Kimono traditions in Japan

The Japanese kimono has been worn for over a thousand years and is renowned the world over for its elegance and beauty. Kimono-wearing in Japan follows a complicated protocol, depending on sex, age, season and degree of formality required. Fabric, pattern and colour are combined in various ways to achieve an effect that is appropriate to the occasion, and even the width of the sash and the way it is tied are significant.

In modern society, the formal Japanese kimono with its wide, corset-like “obi” (sash) around the waist is worn only on special occasions. For more casual wear, such as at home, in hotels or spa resorts, men and women turn to cool, lightweight cotton kimonos called “yukata“ (bathrobes), especially during the hot Japanese summers.

Women’s kimonos are brightly coloured, often with flowers, birds or blossoms, while men’s kimonos are more conservative in colour and design. A more subtle difference is that men’s kimono sleeves are square-edged, but women’s are curved. An unmarried woman’s sleeves hang very low compared to a married woman’s (sometimes reaching her ankles), and designs for young ladies are typically more colourful and busy than for those of a more mature age.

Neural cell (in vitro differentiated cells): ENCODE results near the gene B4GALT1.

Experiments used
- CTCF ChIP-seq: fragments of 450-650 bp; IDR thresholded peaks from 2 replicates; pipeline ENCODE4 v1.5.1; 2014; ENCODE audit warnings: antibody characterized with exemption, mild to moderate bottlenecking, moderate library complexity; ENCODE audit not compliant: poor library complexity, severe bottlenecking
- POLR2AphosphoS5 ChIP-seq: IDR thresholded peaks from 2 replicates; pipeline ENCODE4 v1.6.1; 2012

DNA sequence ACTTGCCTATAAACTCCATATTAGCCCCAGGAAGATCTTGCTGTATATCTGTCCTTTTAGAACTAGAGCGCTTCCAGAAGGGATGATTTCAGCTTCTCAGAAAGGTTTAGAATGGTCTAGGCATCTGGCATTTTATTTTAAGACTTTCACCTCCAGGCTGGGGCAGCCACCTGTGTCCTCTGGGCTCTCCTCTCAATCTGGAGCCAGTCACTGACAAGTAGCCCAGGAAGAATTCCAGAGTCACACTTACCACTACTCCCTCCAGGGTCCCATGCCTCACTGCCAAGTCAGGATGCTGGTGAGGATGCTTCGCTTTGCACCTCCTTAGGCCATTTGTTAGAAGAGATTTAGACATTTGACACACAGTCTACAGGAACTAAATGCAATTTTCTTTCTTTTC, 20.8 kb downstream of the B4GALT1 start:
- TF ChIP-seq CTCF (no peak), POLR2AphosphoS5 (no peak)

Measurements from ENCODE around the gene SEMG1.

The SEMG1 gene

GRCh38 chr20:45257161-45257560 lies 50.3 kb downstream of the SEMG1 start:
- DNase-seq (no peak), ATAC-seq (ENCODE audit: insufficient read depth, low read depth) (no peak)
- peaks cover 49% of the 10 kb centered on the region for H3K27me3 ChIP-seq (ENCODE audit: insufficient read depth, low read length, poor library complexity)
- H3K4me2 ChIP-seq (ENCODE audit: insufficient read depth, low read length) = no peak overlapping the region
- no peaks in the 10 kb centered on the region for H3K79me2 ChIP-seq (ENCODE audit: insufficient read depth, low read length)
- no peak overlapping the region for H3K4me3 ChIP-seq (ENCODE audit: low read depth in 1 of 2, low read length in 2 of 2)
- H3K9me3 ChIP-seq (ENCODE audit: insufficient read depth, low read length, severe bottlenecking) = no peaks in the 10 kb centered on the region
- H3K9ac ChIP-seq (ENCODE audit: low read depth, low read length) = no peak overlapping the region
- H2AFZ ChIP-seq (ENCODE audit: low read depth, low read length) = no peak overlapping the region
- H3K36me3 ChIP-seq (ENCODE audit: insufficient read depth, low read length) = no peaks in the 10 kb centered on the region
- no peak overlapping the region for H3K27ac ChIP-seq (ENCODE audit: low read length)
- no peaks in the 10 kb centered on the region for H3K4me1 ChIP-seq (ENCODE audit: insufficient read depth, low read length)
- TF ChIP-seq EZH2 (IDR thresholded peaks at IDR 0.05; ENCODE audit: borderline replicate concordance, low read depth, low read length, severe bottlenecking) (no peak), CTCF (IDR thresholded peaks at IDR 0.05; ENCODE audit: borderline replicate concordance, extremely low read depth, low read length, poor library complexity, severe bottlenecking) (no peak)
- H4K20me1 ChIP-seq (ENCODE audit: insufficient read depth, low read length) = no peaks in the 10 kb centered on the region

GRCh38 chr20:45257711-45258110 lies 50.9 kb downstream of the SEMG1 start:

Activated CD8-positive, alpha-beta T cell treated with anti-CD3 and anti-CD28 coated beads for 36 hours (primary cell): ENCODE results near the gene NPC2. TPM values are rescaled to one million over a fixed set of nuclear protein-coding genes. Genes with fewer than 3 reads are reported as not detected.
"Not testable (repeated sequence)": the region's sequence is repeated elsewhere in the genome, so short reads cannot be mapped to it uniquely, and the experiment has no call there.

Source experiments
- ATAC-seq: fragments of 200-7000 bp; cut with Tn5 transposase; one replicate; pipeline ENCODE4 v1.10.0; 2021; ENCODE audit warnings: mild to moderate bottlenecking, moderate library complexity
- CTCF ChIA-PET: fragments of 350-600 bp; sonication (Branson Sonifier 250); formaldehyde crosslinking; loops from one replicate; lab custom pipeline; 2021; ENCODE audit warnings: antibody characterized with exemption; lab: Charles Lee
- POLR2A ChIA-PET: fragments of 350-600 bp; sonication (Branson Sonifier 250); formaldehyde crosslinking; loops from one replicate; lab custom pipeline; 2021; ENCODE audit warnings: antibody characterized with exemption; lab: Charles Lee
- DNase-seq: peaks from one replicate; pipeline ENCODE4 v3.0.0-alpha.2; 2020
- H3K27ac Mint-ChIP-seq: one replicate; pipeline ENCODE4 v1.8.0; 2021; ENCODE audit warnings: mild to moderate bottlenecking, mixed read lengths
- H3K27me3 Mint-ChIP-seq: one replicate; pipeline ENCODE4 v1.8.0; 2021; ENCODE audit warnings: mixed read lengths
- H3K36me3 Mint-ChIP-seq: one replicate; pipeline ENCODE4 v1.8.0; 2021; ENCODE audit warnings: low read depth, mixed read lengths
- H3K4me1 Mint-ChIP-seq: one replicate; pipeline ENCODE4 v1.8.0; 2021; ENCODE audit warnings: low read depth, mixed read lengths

A single-layer kimono is worn in summer, a lined kimono in winter. Colour and motif combine to reflect the season: for example, cool colours and cherry blossoms for spring, darker colours and chrysanthemums or maples for autumn.

Both men and women wear their kimono with the left side overlapping the right. Only a corpse is dressed right over left.

Kimono literally means “thing-to-wear”, or “clothing”. The plural is also “kimono”, but “kimonos” is commonly used too.

For more information on traditional Japanese kimonos, please see our Links page.

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